Business productivity for non-farm businesses was revised sharply downward to 1.8% in the second quarter on Thursday, compared to the 0.9% decline originally reported. It marks the first quarterly decline after five straight quarters of rapid productivity growth.
"We don't expect productivity to keep declining, but it's clear that it has become much more difficult for employers to extract ever more output from their existing workforces," says Nigel Gault, chief U.S. economist for IHS Global Insight.
Evidence of Investment
To offset the decline in productivity and maintain profits, most experts say businesses will likely have to invest in equipment to improve worker productivity, hire more workers, or work their current workforces even harder.
There is evidence that companies have already started to make investments in equipment. Business equipment and software spending rose 21.9% in the second quarter, the second consecutive quarter with growth over 20%. This trend toward increased business spending could be a response to the decline in worker productivity or a reaction to an increase in business demand.
Whether companies will begin hiring more workers is still an open question. Andrew White, CFO of consulting firm Sageworks says that many private firms have successfully adjusted to operating with fewer workers because they've had to maintain their cash and profit margins in an environment where they couldn't borrow from banks. White said private firms are spending "a lower amount of payroll per dollar of revenue they produce than they have historically, so they are probably running with underemployment."
A Reluctance to Hire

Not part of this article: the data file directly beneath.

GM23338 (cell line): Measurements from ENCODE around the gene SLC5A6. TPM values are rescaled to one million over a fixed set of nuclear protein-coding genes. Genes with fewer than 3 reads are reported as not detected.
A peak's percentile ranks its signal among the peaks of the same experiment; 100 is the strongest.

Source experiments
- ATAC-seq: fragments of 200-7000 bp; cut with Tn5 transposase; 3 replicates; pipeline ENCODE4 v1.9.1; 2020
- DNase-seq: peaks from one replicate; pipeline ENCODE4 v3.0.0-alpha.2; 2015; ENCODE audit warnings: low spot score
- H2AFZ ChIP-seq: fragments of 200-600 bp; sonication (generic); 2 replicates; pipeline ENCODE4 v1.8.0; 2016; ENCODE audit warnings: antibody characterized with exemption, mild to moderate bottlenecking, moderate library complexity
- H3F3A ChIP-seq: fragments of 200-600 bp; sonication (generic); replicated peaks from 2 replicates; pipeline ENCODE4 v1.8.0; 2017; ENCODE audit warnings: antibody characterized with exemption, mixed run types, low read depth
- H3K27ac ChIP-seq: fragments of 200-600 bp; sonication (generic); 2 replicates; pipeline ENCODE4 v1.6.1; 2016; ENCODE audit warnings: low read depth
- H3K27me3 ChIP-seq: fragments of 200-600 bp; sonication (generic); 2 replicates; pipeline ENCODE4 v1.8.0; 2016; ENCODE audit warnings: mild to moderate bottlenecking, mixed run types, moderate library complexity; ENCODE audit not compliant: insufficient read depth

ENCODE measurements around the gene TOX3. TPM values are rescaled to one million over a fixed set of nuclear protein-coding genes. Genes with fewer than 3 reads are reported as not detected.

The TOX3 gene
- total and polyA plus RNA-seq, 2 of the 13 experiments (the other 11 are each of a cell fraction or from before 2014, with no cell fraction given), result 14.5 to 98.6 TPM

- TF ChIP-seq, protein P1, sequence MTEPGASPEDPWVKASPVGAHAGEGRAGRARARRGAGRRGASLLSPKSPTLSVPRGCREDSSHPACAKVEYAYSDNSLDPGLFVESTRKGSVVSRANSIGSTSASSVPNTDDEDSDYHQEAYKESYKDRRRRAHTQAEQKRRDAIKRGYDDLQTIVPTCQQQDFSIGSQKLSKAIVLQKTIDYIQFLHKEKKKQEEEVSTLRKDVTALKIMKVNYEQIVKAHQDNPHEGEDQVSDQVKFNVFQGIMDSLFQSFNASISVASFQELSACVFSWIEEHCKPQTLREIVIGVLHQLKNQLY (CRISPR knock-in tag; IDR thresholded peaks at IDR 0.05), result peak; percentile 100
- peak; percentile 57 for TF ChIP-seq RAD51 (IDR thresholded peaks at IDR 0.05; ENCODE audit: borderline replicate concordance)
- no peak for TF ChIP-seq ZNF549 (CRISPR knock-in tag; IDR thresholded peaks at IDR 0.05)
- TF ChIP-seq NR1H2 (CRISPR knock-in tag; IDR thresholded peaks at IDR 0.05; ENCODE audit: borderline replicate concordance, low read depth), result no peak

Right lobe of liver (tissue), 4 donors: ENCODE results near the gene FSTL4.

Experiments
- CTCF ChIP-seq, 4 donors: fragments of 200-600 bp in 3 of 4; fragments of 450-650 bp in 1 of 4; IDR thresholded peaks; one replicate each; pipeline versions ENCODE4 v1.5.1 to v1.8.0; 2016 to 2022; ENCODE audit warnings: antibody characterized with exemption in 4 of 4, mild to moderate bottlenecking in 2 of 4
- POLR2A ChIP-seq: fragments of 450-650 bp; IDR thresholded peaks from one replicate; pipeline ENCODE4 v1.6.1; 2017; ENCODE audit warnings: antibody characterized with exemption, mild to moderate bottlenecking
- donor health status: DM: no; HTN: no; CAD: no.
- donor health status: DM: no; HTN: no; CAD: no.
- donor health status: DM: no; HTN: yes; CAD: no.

While these private businesses could probably use more workers, White doubts they will begin to hire until they see a significant increase in revenues, most likely driven by consumer spending.
IHS Global Insight chief economist Nariman Behravesh suggests that companies have already begun hiring – but very gradually.
"Going forward we will continue to see employment gains, but they will be fairly modest, mostly because companies are still being pretty cautious," Behravesh says.
Behravesh projects monthly job gains of 50,000 to 75,000 for the rest of 2010, then, says hiring should gradually increase to 100,000 to 120,000 jobs per month at the start of 2011. By the end of 2011, Behravesh says job gains should average 150,000 each month – finally reaching the level economists say the economy needs to average to make any significant dent in the unemployment rate.
In fact, the projected slow growth in jobs will mirror the slow growth economic growth, Behravesh says.
"We expect the second half this year to be fairly weak," he says. "Consumers and businesses are being extremely cautious. They are worried about the recovery and they feel a little jittery, so they're just taking their time... It's not that they are cutting back spending -- they're not, but they're also not spending at a very rapid pace."
Without spending to drive revenues higher, hiring will likely lag as well.